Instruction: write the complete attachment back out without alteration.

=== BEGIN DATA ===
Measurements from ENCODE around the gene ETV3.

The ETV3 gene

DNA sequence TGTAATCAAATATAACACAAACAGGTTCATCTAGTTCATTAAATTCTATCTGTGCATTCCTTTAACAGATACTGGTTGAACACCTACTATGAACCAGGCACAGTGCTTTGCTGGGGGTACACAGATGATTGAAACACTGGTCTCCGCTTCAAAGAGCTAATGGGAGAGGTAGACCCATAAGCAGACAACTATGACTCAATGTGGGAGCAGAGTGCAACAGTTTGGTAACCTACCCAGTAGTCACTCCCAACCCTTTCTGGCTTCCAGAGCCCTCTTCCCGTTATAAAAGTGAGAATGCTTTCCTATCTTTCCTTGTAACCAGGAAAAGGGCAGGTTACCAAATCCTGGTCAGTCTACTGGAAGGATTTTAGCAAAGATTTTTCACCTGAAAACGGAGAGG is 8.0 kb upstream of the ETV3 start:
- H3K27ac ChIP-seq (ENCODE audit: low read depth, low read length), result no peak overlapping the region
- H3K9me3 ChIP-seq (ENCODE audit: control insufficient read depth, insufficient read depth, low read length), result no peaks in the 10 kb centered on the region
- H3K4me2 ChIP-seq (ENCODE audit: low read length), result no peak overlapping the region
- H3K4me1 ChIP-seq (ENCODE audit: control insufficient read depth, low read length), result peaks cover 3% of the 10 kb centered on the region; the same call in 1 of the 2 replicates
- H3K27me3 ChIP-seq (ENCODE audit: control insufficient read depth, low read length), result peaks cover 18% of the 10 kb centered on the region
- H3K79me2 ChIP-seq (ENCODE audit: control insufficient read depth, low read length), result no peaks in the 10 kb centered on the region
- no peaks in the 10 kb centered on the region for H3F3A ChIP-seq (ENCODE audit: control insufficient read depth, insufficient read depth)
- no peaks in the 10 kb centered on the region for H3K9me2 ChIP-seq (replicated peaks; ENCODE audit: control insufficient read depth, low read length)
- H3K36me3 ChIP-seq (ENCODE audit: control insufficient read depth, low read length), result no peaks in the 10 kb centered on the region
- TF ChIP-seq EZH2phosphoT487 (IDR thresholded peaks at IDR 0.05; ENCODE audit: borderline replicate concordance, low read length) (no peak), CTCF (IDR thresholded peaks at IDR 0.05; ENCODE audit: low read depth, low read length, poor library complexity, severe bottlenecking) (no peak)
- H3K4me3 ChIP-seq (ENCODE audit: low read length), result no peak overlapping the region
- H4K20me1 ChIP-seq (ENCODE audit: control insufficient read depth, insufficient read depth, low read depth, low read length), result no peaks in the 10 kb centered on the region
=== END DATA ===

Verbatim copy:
Measurements from ENCODE around the gene ETV3.

The ETV3 gene

DNA sequence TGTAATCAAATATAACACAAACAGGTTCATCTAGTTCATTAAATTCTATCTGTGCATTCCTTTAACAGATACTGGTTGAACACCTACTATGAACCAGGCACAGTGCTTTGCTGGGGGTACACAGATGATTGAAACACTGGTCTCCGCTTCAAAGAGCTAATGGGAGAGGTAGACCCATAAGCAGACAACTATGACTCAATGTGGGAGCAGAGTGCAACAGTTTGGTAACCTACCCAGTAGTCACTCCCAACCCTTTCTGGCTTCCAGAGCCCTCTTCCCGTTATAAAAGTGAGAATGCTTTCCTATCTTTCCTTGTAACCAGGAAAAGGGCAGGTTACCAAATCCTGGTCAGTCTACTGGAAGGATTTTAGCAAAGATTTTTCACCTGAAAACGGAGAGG is 8.0 kb upstream of the ETV3 start:
- H3K27ac ChIP-seq (ENCODE audit: low read depth, low read length), result no peak overlapping the region
- H3K9me3 ChIP-seq (ENCODE audit: control insufficient read depth, insufficient read depth, low read length), result no peaks in the 10 kb centered on the region
- H3K4me2 ChIP-seq (ENCODE audit: low read length), result no peak overlapping the region
- H3K4me1 ChIP-seq (ENCODE audit: control insufficient read depth, low read length), result peaks cover 3% of the 10 kb centered on the region; the same call in 1 of the 2 replicates
- H3K27me3 ChIP-seq (ENCODE audit: control insufficient read depth, low read length), result peaks cover 18% of the 10 kb centered on the region
- H3K79me2 ChIP-seq (ENCODE audit: control insufficient read depth, low read length), result no peaks in the 10 kb centered on the region
- no peaks in the 10 kb centered on the region for H3F3A ChIP-seq (ENCODE audit: control insufficient read depth, insufficient read depth)
- no peaks in the 10 kb centered on the region for H3K9me2 ChIP-seq (replicated peaks; ENCODE audit: control insufficient read depth, low read length)
- H3K36me3 ChIP-seq (ENCODE audit: control insufficient read depth, low read length), result no peaks in the 10 kb centered on the region
- TF ChIP-seq EZH2phosphoT487 (IDR thresholded peaks at IDR 0.05; ENCODE audit: borderline replicate concordance, low read length) (no peak), CTCF (IDR thresholded peaks at IDR 0.05; ENCODE audit: low read depth, low read length, poor library complexity, severe bottlenecking) (no peak)
- H3K4me3 ChIP-seq (ENCODE audit: low read length), result no peak overlapping the region
- H4K20me1 ChIP-seq (ENCODE audit: control insufficient read depth, insufficient read depth, low read depth, low read length), result no peaks in the 10 kb centered on the region